Lots of people assume that the best marketing ideas can only come from professional marketers. Richard Montañez is proof that’s not always the case.
Fitbit’s successful expansion into B2B sales and marketing offers key lessons on developing a strong, consistent brand purpose.
Many don’t realize the role NASA’s bold marketing strategy played in making Neil Armstrong and company the first humans ever to set foot on another world.
Most brands would never consider marketing campaigns focused on past failures. Yet that’s exactly what Volkswagen is doing.
Philadelphia Cream Cheese has never been produced, developed or packaged in Philly. So why’s it called Philadelphia Cream Cheese?
Keeping up with consumers’ changing tastes means not forgetting the customers who made you successful in the first place.
How Subaru’s smart marketing targeted lesbian drivers, creating countless loyal customers in the process.
LaCroix’s recent dip in sales offers lessons in maintaining a brand after making a marketing splash.
A tight marketing strategy isn’t the first thing people think of when it comes to the Grateful Dead. Maybe it should be.
There’s a reason most toothpaste is mint-flavored – and it has almost nothing to do with keeping your mouth clean.
You may recognize the “I Hate Steven Singer” billboards and might know what they’re selling. But you probably don’t know the marketing story behind them.
In 1893, The Financial Times started printing on light salmon-pink paper. It was the most significant branding step the company would ever take.
The Buck Club, with no members and no course, is one of the most talked about locations in the entire golfing community.
When Octavius changed his name to Augustus, the rebrand sent a powerful message about how he planned to rule the Roman Empire.
Netflix’s $25 million Oscar campaign for its film Roma shows how even great brands have to work to stand out for industry awards.
The “Dewey Defeats Truman” headline is perhaps the most well-known newspaper screw up of all time. But its real marketing lesson is about how (and when) brands talk to their audiences.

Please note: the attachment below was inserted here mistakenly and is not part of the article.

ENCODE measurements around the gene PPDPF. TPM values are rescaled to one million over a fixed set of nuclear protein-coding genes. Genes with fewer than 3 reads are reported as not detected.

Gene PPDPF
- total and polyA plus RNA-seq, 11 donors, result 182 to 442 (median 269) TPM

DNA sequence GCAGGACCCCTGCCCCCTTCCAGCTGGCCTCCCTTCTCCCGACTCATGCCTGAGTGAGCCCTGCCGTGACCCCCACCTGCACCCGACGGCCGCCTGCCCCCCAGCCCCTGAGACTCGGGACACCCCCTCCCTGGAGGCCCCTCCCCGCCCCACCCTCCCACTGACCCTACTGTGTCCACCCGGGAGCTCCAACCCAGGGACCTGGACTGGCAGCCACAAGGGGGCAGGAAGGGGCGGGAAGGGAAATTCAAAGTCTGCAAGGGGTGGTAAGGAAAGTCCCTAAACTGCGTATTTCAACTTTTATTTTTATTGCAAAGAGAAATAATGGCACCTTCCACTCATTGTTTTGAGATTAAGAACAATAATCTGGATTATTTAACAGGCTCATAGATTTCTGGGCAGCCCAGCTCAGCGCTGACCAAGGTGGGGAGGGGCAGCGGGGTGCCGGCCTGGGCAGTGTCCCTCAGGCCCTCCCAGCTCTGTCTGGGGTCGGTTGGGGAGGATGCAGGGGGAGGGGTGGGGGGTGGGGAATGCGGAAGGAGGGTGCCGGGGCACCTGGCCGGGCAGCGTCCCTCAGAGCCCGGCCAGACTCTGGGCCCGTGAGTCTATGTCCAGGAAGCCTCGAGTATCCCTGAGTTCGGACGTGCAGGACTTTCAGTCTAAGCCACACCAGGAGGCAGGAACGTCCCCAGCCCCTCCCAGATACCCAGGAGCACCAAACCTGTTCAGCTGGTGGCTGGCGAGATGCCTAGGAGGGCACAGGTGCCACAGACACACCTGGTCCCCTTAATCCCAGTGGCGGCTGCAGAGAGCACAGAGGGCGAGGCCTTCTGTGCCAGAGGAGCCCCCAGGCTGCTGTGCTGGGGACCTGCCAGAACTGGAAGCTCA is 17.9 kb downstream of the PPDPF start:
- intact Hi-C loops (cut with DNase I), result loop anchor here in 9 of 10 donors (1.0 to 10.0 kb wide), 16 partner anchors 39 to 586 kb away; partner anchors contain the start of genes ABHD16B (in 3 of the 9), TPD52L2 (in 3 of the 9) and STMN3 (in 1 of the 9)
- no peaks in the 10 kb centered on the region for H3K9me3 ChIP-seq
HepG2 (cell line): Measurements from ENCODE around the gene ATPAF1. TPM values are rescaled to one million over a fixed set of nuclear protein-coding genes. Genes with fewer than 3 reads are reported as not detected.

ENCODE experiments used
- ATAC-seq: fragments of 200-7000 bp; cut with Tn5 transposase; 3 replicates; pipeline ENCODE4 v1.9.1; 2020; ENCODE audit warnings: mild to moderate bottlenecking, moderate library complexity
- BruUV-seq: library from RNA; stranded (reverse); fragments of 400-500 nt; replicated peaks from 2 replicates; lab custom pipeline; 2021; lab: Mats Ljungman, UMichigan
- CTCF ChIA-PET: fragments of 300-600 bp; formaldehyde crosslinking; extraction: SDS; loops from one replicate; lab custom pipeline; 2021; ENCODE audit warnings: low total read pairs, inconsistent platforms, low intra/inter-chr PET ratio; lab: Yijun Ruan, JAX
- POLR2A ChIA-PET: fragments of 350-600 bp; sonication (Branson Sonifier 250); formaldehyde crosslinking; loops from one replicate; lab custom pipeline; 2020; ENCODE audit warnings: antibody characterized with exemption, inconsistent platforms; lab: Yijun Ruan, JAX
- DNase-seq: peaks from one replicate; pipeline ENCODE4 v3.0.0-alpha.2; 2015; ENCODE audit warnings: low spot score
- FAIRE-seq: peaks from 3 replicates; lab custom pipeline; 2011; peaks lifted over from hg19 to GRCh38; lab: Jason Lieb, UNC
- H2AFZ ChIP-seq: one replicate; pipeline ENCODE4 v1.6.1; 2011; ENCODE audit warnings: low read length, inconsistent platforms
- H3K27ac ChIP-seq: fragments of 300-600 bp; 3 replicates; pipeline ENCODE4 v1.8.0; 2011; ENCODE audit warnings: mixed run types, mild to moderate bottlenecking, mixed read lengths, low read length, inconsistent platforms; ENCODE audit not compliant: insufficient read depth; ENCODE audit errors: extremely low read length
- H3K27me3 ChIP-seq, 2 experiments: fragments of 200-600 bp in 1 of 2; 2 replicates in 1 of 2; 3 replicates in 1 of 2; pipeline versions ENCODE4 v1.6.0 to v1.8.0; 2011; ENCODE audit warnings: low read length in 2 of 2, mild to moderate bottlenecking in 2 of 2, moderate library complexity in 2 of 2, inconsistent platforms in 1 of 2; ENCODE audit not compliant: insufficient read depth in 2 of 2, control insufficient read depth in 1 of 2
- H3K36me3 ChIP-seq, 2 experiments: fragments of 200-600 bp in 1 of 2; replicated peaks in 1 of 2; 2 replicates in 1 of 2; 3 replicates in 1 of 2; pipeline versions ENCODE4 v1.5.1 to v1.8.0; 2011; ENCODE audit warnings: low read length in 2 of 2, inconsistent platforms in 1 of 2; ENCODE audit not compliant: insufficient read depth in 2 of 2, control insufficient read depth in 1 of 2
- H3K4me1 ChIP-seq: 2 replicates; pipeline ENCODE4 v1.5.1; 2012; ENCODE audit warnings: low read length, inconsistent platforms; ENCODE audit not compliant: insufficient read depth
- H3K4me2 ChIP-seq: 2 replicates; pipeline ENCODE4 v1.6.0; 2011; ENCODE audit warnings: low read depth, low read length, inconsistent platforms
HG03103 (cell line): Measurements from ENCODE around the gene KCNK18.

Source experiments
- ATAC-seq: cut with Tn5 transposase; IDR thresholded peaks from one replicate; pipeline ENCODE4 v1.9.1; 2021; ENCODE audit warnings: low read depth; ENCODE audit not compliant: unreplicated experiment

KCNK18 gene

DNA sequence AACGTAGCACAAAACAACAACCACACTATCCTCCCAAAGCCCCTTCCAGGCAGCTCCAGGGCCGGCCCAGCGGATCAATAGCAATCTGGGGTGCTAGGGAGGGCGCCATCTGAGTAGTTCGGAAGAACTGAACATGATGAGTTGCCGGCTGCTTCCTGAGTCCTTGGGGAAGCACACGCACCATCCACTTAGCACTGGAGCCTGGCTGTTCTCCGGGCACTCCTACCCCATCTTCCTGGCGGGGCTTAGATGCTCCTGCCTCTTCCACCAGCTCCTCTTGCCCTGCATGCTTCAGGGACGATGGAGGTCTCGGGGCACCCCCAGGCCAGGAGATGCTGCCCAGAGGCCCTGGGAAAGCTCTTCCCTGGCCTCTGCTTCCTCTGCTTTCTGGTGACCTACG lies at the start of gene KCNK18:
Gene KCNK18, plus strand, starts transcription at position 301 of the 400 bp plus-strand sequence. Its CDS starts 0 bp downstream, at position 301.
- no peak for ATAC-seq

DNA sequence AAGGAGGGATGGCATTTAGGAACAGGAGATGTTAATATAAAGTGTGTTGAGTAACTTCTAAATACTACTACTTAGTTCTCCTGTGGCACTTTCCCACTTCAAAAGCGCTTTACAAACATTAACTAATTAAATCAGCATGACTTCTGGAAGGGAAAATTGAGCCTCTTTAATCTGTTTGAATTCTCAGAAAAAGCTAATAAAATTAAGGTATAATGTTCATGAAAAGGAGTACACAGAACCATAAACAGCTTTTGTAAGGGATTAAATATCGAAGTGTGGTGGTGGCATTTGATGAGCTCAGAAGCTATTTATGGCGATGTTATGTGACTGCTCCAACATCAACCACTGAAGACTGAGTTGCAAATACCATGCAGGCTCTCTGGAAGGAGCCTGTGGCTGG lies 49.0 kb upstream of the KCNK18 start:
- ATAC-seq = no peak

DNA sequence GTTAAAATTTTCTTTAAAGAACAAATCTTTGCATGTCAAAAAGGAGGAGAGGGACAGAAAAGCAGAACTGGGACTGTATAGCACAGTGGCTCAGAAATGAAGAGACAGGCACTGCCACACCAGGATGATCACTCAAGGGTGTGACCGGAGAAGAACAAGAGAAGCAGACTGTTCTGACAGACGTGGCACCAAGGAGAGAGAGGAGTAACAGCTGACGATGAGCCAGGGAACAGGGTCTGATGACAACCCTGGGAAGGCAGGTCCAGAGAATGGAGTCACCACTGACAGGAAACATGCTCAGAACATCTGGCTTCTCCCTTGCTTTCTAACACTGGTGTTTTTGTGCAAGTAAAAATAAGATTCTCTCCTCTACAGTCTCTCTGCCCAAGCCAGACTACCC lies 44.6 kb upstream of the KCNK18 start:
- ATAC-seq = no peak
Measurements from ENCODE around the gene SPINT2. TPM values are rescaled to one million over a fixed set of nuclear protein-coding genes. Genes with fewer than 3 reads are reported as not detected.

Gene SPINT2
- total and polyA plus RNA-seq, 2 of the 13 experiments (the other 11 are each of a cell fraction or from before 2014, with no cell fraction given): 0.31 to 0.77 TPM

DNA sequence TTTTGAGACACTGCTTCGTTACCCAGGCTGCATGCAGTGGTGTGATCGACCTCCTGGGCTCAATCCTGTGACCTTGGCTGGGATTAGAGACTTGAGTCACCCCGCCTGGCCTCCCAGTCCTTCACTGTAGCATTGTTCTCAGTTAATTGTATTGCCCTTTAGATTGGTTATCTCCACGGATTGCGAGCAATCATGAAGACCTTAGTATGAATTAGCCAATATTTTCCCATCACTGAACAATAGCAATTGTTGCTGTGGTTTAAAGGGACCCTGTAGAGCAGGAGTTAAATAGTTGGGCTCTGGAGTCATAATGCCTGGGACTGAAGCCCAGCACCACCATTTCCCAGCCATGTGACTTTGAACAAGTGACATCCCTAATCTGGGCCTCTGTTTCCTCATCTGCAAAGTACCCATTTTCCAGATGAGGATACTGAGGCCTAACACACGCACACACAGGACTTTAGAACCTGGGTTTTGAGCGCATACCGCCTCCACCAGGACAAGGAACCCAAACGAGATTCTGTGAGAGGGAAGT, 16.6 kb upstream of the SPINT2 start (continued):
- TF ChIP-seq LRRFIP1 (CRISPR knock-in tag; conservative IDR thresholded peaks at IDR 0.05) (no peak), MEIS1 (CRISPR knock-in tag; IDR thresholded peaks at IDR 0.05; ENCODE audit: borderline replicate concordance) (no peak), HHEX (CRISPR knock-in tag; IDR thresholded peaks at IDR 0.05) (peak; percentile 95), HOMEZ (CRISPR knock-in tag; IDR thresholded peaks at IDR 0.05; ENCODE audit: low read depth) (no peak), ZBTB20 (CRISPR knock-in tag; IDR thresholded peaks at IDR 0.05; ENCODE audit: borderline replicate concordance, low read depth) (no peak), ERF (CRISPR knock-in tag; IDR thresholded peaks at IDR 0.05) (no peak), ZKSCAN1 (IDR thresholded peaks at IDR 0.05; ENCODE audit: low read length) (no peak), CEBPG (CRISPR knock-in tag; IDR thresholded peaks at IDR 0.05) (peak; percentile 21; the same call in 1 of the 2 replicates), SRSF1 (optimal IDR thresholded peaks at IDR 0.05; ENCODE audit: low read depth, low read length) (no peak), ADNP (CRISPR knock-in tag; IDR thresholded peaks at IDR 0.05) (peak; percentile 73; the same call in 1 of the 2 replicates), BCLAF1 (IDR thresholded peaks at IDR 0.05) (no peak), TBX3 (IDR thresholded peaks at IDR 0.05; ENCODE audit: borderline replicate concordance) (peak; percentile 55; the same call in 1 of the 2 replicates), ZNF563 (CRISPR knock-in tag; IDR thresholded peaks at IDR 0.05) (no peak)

The Fyre Festival was supposed to be known as the ultimate escape — a private island getaway of luxury and indulgence. It’s now known as a prime example of over-the-top marketing gone awry.
You don’t have to be a multi-industry conglomerate to benefit from building a game plan for how your products and services interact.
What if you had a Super Bowl commercial? If you had one minute in front of millions of potential customers and prospects, how would you spend it? What would you say about your offering? What would you focus on?
When Gillette released a new ad condemning toxic masculinity, the brand knew it was igniting controversy. But it’s ultimate goal is something deeper.
With a loyal customer base and a global name, Mastercard’s choice to update its logo keeps it fresh and relevant for the digital age.
Families across the U.S. waited all year for catalogs to arrive in the mail to start their holiday-season shopping, Sears banked on their Christmas Wish Book.
The Got Milk? campaign was a runaway success by every measure – except the one that actually matters. It didn’t drive people to drink more milk.
Campbell’s can attribute the staying power of green bean casserole at Thanksgiving to a few key holiday marketing ingredients: consistency, simplicity and just a dash of nostalgia.
The MoviePass marketing team violated fundamental rules around delivering bad news to customers when it hid behind a cute puppy picture in a recent email.